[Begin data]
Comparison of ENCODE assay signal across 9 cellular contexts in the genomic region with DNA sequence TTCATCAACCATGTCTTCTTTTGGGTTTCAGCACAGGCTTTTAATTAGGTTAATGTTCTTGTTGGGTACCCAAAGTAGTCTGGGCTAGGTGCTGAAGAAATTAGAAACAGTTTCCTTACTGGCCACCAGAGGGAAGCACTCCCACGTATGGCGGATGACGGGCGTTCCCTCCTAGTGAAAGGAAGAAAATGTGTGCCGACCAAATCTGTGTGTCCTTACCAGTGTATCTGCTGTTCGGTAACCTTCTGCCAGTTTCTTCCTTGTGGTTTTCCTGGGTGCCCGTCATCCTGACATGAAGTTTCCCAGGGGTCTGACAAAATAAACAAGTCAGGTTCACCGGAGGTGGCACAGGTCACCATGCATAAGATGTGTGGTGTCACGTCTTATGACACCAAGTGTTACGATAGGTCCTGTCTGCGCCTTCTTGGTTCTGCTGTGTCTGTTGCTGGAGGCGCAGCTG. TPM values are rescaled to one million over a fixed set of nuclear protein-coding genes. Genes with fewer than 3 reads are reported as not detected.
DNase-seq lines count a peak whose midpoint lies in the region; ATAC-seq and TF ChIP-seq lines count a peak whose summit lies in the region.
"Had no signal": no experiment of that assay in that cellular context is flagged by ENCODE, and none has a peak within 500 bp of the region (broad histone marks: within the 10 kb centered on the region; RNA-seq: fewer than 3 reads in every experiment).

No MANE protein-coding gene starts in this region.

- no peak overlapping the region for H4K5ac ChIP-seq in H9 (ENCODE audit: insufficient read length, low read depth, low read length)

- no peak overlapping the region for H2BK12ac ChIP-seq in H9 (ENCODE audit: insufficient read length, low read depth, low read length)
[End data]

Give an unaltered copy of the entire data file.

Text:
Comparison of ENCODE assay signal across 9 cellular contexts in the genomic region with DNA sequence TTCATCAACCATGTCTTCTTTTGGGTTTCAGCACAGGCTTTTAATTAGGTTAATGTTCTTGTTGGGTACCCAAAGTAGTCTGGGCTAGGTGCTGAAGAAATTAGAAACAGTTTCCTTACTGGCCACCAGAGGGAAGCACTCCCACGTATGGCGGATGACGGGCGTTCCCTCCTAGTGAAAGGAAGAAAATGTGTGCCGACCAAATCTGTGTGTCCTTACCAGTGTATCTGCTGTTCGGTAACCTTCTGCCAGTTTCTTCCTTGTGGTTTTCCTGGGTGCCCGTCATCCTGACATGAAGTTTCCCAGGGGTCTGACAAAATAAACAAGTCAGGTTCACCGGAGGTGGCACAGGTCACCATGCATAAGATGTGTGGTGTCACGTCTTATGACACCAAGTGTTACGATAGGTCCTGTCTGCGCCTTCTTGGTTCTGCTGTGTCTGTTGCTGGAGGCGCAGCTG. TPM values are rescaled to one million over a fixed set of nuclear protein-coding genes. Genes with fewer than 3 reads are reported as not detected.
DNase-seq lines count a peak whose midpoint lies in the region; ATAC-seq and TF ChIP-seq lines count a peak whose summit lies in the region.
"Had no signal": no experiment of that assay in that cellular context is flagged by ENCODE, and none has a peak within 500 bp of the region (broad histone marks: within the 10 kb centered on the region; RNA-seq: fewer than 3 reads in every experiment).

No MANE protein-coding gene starts in this region.

- no peak overlapping the region for H4K5ac ChIP-seq in H9 (ENCODE audit: insufficient read length, low read depth, low read length)

- no peak overlapping the region for H2BK12ac ChIP-seq in H9 (ENCODE audit: insufficient read length, low read depth, low read length)